While the mainstream media is certainly not innocent of embellishing the news to attract readers, of making mistakes or of inaccurate reporting, more alarmingly, the phrase ‘fake news’ is now deliberately being used by politicians and business leaders around the world as a weapon against legitimate news reporting, to mislead their constituencies and as an excuse to censor free speech.

In the business world, being tarnished with fake news that sticks can be disastrous, impacting public sentiment and your brand reputation with after-effects that can be hard – even impossible – to shake off.

No global vaccine exists for inoculating against the fake news epidemic, but VitalBriefing, as specialists in media and brand monitoring, has developed tools and techniques to filter fact from fiction, enhanced by our team of highly skilled and experienced journalists.

Here are six tips and tricks you can apply today when you read the news online or browse your social media feed:

  • Is the publisher credible?

Simply because a website is popular, does not mean it is accurate – especially if it appears on social media or automated news aggregation services where clicks and computer algorithms decide what leads. Be wary, for example, of unusual domain names or websites imitating legitimate news publications. Check the ‘About Us’ section to get an idea of what and who is behind the publication.

  • Is the writer credible? 

Check authors’ by-lines: Have they published anything else? Are they real writers, commentators or experts in their field or – as is often the case with fake news stories – simply a fictitious pseudonym?

  • Is the story credible?

Has the information been published on other websites, especially on authoritative ones such as noted mainstream media publications or specialist news outlets? If there’s no coverage elsewhere, it’s not a certainty that the news is fake, but it’s a strong warning sign that other verification methods need to be applied, especially if it’s not published by a legitimate news organisation.

  • Who’s in the story? 

If a person or organisation is quoted, perform a reverse search to check the original source of the quote. Is the attribution accurate? Is it being taken out of context? If there are no quotes or contributing sources, consider it another red flag.

  • How timely is the information?

Checking other sources can reveal a common indicator of fake news: the recycling of older information, dragged out of context, and made to appear as fresh news.

  • How’s the quality of the writing? 

Poor grammar and spelling is not necessarily indicative of a disreputable publication – automated or poor-quality translations are common on non-native language news sites, for example – but it should be a cause for scepticism, necessitating cross-checking the accuracy of the information.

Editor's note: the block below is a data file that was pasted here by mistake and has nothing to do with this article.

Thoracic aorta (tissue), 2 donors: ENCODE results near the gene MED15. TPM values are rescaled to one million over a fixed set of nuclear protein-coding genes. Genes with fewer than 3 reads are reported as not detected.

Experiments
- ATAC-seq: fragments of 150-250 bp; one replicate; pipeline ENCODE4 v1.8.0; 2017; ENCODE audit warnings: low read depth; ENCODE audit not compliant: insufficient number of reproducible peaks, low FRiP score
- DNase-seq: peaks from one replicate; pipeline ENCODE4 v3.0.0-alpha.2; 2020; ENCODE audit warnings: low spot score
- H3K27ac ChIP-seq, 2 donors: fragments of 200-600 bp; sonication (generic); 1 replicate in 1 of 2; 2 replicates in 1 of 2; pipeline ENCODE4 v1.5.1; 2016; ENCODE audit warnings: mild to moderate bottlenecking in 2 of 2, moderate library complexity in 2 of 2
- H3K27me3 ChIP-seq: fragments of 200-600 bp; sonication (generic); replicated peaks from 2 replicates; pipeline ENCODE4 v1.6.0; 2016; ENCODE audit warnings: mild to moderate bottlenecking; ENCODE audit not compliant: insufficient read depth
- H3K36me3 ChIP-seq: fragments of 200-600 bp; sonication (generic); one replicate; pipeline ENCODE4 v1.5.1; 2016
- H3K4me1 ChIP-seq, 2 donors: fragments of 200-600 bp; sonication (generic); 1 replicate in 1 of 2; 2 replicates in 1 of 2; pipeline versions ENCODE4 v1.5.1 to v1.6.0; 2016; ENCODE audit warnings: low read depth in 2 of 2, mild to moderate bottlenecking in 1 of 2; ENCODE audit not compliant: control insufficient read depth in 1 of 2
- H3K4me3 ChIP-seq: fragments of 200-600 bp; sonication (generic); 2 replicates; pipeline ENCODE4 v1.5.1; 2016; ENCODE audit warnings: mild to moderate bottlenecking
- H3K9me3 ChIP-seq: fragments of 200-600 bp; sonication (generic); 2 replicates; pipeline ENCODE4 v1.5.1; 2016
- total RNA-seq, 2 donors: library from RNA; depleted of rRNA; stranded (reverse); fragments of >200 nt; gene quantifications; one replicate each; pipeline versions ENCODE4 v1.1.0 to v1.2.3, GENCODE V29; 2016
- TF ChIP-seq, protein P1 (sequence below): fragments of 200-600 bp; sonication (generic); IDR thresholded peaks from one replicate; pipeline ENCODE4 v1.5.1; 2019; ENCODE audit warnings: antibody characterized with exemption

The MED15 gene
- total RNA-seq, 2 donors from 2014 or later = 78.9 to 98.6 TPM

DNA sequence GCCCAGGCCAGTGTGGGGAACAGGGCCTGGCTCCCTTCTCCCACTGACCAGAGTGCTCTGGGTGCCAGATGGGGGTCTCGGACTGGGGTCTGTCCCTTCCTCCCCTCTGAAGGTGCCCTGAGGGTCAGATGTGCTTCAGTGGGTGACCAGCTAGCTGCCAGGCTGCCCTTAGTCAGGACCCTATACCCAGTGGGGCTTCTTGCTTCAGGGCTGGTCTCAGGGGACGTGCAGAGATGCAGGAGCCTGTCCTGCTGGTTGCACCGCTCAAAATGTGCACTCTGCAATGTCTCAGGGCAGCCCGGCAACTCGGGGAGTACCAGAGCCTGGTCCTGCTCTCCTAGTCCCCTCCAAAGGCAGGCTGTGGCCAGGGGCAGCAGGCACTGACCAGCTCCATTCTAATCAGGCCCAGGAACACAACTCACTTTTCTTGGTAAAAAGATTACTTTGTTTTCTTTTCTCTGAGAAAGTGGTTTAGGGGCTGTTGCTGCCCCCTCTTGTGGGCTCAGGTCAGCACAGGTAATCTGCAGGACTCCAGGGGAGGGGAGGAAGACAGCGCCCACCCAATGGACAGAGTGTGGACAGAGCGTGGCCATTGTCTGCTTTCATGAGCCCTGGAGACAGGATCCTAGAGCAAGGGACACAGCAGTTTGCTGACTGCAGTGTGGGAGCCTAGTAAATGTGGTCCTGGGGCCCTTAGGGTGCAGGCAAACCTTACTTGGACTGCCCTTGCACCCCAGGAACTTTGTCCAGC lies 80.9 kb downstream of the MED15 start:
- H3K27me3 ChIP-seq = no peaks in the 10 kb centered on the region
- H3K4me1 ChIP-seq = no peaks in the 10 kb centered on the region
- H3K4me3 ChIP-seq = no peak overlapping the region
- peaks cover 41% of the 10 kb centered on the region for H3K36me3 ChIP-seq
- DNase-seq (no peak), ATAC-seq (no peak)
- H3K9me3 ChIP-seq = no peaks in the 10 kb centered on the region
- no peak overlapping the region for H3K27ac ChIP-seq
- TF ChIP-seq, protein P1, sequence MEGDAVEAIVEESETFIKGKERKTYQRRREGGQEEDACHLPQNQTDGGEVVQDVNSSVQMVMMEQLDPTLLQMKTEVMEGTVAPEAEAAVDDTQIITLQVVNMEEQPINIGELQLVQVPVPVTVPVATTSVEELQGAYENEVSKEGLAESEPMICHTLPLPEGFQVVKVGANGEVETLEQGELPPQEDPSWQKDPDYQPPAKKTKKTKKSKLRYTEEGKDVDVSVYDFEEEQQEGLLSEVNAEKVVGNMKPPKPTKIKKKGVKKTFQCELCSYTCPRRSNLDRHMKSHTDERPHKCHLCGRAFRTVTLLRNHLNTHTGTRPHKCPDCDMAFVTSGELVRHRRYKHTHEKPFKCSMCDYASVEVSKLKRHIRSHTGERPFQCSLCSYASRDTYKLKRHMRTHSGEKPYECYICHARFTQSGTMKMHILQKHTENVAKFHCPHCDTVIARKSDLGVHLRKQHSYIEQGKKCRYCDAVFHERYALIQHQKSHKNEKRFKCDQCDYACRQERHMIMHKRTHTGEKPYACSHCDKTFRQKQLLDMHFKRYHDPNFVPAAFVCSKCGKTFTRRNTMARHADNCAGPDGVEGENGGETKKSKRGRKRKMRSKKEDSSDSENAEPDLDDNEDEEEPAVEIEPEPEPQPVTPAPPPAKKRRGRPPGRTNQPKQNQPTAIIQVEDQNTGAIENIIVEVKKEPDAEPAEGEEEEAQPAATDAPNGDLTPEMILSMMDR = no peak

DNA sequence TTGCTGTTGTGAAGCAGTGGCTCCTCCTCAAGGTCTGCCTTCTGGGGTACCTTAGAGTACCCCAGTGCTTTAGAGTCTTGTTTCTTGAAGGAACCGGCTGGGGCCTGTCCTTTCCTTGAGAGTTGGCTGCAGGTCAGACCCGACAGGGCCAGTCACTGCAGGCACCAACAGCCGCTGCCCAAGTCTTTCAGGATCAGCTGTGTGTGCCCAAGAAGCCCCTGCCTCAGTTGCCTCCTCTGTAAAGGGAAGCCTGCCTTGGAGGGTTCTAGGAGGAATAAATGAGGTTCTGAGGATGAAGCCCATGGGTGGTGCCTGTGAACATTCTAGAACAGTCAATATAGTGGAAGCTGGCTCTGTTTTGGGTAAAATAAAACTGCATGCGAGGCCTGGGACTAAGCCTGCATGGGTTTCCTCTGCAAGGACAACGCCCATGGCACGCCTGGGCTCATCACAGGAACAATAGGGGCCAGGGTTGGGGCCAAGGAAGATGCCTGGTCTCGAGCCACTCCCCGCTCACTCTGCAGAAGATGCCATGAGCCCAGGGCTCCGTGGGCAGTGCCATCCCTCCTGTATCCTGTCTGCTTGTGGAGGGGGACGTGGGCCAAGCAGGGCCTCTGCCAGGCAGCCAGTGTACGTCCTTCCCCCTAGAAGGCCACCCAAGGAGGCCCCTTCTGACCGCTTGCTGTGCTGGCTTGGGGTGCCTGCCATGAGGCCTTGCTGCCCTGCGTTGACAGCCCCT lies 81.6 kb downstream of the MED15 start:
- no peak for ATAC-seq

VitalBriefing applies all of the above and more when searching, filtering and curating information for your organisation, culling fake news to supply accurate business intelligence with journalistic integrity.

What in the world is a Circular Economy?

The meaning of the circular economy 
For the past decade, the expression ‘circular economy’ – with its promise to generate a more sustainable, equitable and just world – has steadily gained international traction. It actually represents an alternative to an ill-managed, extraction-based global economy generating unprecedented changes in the global climate and depleting the world’s natural resources.

Circular economy is relevant to every element of society, culture and economy. Yet, what does it really mean? What are its implications? How profound is its implementation for your organisation – and personal way of life?

Consider this: A recent study compiled and compared 114 definitions of circular economy in order to provide the first quantitative interpretation. The conclusion: Circular economy “means many different things to different people.”

We have the good fortune to cover the issue for our clients, so before you become discouraged or overwhelmed, we can help with some answers.

 

The meaning of the circular economy 
For the past decade, the expression ‘circular economy’ – with its promise to generate a more sustainable, equitable and just world – has steadily gained international traction. It actually represents an alternative to an ill-managed, extraction-based global economy generating unprecedented changes in the global climate and depleting the world’s natural resources.